Reducing the Confusion about Performance Management

January 5, 2009
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My day always gets a little brighter when I read an article or blog by someone who shares my feelings about performance management. I guess that is just human nature, isn’t it?

Here is a quote from a white paper titled Business Performance Management (The New BPM) by David Munaretto with PSC. He says:

“But what exactly is Business Performance Management (BPM)? Ask five people and you will get six answers. The COO will say it is Operational Perfor


My day always gets a little brighter when I read an article or blog by someone who shares my feelings about performance management. I guess that is just human nature, isn’t it?

Here is a quote from a white paper titled Business Performance Management (The New BPM) by David Munaretto with PSC. He says:

“But what exactly is Business Performance Management (BPM)? Ask five people and you will get six answers. The COO will say it is Operational Performance Management (OPM) because it is used to manage activities associated with production and distribution. The CFO will say it is Corporate Performance Management (CPM) – running a business ‘by the numbers.’ Others will say it is the latest incarnation of analytics, dashboards, and Business Intelligence (BI). Then there are those that will confuse BPM with the other acronyms with the same letters – Business Process Management (which we are, for this paper, labeling as BPrM). The difference between them is more about the approach than the results. The more contemporary Business Performance Management is a broader top down approach while time honored Business Process Management assumes a more focused supporting role and is bottoms‐up.”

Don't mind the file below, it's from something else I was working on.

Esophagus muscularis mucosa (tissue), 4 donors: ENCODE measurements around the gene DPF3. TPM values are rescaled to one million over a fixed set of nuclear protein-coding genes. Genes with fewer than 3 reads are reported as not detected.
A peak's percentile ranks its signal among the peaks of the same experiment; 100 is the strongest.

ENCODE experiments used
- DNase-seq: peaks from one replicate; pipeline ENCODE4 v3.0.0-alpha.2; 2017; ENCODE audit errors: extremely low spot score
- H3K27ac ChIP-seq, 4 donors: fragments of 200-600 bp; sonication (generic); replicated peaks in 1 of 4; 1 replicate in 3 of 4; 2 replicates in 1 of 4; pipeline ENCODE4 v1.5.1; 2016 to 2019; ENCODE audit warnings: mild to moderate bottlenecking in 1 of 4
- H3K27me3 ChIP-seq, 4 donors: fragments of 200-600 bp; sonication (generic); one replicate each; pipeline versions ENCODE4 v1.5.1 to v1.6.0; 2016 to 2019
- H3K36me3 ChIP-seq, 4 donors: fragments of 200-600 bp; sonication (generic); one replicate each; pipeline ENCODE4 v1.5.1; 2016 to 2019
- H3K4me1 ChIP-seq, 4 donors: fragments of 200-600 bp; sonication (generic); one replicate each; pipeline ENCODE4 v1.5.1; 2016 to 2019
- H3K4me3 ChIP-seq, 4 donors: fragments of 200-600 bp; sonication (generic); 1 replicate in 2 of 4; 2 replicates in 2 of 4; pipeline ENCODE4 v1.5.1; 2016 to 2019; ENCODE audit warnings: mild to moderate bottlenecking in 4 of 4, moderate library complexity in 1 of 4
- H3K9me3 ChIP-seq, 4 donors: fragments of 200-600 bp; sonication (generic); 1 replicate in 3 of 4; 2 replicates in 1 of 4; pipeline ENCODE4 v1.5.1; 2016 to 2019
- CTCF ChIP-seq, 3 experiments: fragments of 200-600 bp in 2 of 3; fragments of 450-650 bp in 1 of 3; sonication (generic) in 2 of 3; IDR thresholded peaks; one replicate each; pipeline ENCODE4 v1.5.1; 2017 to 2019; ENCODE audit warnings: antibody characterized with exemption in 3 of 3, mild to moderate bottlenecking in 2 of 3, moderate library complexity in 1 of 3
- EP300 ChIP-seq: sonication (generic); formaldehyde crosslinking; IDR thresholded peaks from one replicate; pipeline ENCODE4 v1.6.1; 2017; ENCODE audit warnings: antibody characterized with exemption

BPM is the combination of Business Intelligence (BI) and BPrM – an amalgamation of the various methodologies used to plan, measure, analyze, and run a business. It is about having all of the information you need in one place so you will know both the cause and the effect of a business action, when and where it occurred, and what to do to make timely adjustments. Thus, BPM provides the ability to identify performance deviations early and initiate corrective actions automatically.

Simply stated, today’s BPM is dashboards and metrics brought together in real time and in the business context to provide a basis for action.”

What I like is his recognition that performance management leverages process improvement, but it needs to be in the context of strategy setting. I discuss this in my earlier blog, Process Effectiveness or Strategy – Which has a Greater Performance Impact?

David does slip up a bit in his last sentence, sort of equating performance management (his BPM) with dashboards and metrics. It is so much more – including embedded analytics in each of its integrated methodologies. But it’s a minor complaint about a writer who is asking the right questions.

Gary Cokins